(Posted Feb. 29, 2012)
City and citizens will suffer without replacement levy
The City of London is asking our citizens to please voteyes on the City of London replacement levy. This levy is not an income tax increase but a replacement levy on property. This existing 2.1-mill levy has been on the books for 46 years, originating in 1966. It will generate approximately $348,000 annually over the next five years and will be used for the general operations of the city.
We are asking for the support of our citizens so that our local government can continue to provide the essential services that are currently provided. The money collected is distributed to the funds of various departments within the City of London. This replacement levy helps to fund the day-to-day operations of the police, fire, street and parks/recreation departments.
The State of Ohio has drastically cut local government funding, and our city looks to lose about $164,000 from funding this year. With this huge loss, this replacement levy is more important than ever.
If we are unsuccessful in passing this levy, our city and citizens will suffer severely. The city will have to run on a budget that will be slashed by over a half-million dollars. With this enormous cut, every city department will be put under a magnifying glass and cuts will be inevitable. The city needs to stay fully staffed and funded in order to serve you.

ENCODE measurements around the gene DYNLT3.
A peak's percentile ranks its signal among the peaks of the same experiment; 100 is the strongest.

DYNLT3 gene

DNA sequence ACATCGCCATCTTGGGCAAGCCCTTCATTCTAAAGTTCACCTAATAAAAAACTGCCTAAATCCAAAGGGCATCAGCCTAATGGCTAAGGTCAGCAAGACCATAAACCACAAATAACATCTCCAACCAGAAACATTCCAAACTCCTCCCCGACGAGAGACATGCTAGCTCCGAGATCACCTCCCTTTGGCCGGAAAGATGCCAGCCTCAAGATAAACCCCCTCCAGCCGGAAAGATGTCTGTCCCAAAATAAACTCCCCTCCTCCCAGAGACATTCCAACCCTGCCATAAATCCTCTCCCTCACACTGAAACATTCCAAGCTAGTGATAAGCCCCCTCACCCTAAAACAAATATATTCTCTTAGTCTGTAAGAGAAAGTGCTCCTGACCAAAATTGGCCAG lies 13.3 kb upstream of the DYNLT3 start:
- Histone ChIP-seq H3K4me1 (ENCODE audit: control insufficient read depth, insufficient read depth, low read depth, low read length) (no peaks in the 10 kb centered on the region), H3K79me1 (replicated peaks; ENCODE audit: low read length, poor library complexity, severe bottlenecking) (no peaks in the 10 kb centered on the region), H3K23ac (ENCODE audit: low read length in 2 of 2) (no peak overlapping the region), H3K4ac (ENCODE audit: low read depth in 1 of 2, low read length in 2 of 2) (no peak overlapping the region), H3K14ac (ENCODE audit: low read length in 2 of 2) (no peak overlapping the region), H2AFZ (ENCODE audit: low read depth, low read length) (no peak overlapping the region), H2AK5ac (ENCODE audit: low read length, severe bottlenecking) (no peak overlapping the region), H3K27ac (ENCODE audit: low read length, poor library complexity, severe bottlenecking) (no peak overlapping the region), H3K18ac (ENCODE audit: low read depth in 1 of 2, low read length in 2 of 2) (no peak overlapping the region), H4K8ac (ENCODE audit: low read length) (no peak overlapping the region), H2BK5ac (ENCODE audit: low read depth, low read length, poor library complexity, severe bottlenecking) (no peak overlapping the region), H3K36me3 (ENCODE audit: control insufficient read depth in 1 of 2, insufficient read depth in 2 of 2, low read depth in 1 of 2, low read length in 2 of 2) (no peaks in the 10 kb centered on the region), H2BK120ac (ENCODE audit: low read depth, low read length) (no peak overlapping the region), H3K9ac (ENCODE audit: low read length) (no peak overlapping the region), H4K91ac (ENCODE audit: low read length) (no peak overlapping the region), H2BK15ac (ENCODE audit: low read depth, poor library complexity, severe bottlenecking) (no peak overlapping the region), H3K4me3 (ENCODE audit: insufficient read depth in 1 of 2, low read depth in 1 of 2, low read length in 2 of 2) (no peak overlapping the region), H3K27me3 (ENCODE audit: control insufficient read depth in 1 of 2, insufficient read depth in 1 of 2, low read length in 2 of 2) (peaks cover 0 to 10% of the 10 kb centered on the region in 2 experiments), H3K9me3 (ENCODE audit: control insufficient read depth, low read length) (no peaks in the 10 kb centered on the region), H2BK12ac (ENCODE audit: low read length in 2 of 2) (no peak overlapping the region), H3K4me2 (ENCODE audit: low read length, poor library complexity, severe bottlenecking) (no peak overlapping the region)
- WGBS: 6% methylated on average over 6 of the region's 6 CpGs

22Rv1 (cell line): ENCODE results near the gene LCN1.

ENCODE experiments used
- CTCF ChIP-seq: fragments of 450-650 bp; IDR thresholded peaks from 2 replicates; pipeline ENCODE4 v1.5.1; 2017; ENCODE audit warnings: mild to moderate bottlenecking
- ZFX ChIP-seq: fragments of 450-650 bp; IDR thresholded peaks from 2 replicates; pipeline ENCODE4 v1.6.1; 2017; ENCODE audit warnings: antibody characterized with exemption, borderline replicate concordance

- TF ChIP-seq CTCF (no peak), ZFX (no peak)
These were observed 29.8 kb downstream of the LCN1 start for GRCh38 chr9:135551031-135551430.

On March 6, we urge all of our citizens to get out and voteyes on the City of London replacement levy.
Ward 1 London City Council member
Are you getting what you pay for?
The National Conference on Weights and Measures (NCWM) declared the week of March 1-7 as National Weights and Measures week with the themeTaking Measure of Our Worth.
Most consumers take for granted that they are getting what they pay for. One of the responsibilities of your county auditors office is to make sure you are getting what you pay for. This week serves as a reminder that you are protected in the marketplace largely through the efforts of inspectors working behind the scenes.
Kurt Floren, NCWM chairman, stated,The investment in regulatory oversight varies among states but, on average, is about 70 cents per resident per year. Its time for taxpayers and legislators who represent them to realize that they, as consumers, stand to lose much more than a single trip to the store or gas station without it.
In this current environment of local government budget cuts, Floren also notes,We used to worry about our ability to keep up with new marketplace technologies, such as bar code scanners, wireless measuring devices, and interfaced computer systems. Now, many jurisdictions worry for resources to simply perform basic tasks of placing test weights on scales or checking the accuracy of gas pumps.
Your local weights and measures inspector works throughout Madison County inspecting all sorts of devices that weigh or measure items for sale to the general public. One of the most visible examples is at the gas pump. Other tested areas include grocery store scales, livestock scales and vehicle scales. When you see the county weights and measures seal on a measuring device, you can be assured it has been tested and you are getting what you paid for.
If you would like to report any suspected discrepancies to our weights and measures department, feel free to call my office at (740) 852-9717 or send e-mail to weights&meas...@co.madison.oh.us.
Jennifer S. Hunter, CPA
Madison County Auditor